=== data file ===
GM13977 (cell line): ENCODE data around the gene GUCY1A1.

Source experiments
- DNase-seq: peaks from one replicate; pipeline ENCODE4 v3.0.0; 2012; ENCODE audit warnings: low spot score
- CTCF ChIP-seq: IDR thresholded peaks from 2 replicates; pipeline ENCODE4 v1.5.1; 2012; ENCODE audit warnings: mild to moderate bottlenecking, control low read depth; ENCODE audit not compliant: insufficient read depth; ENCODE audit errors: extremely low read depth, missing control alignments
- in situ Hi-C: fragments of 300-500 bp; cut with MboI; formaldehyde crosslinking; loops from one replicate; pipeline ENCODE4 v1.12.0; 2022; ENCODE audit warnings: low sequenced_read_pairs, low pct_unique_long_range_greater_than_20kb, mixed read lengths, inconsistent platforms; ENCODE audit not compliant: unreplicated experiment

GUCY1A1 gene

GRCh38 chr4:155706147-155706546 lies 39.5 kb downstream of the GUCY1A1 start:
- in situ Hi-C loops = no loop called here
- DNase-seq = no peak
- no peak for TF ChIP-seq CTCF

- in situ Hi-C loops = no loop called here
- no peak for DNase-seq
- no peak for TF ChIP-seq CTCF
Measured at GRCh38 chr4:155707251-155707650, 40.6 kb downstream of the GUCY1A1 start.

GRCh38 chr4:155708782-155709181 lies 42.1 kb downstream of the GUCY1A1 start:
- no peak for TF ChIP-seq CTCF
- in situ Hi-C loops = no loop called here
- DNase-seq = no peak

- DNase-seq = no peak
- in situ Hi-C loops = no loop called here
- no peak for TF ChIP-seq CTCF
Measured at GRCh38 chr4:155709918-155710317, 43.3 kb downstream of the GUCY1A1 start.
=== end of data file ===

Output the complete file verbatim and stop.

GM13977 (cell line): ENCODE data around the gene GUCY1A1.

Source experiments
- DNase-seq: peaks from one replicate; pipeline ENCODE4 v3.0.0; 2012; ENCODE audit warnings: low spot score
- CTCF ChIP-seq: IDR thresholded peaks from 2 replicates; pipeline ENCODE4 v1.5.1; 2012; ENCODE audit warnings: mild to moderate bottlenecking, control low read depth; ENCODE audit not compliant: insufficient read depth; ENCODE audit errors: extremely low read depth, missing control alignments
- in situ Hi-C: fragments of 300-500 bp; cut with MboI; formaldehyde crosslinking; loops from one replicate; pipeline ENCODE4 v1.12.0; 2022; ENCODE audit warnings: low sequenced_read_pairs, low pct_unique_long_range_greater_than_20kb, mixed read lengths, inconsistent platforms; ENCODE audit not compliant: unreplicated experiment

GUCY1A1 gene

GRCh38 chr4:155706147-155706546 lies 39.5 kb downstream of the GUCY1A1 start:
- in situ Hi-C loops = no loop called here
- DNase-seq = no peak
- no peak for TF ChIP-seq CTCF

- in situ Hi-C loops = no loop called here
- no peak for DNase-seq
- no peak for TF ChIP-seq CTCF
Measured at GRCh38 chr4:155707251-155707650, 40.6 kb downstream of the GUCY1A1 start.

GRCh38 chr4:155708782-155709181 lies 42.1 kb downstream of the GUCY1A1 start:
- no peak for TF ChIP-seq CTCF
- in situ Hi-C loops = no loop called here
- DNase-seq = no peak

- DNase-seq = no peak
- in situ Hi-C loops = no loop called here
- no peak for TF ChIP-seq CTCF
Measured at GRCh38 chr4:155709918-155710317, 43.3 kb downstream of the GUCY1A1 start.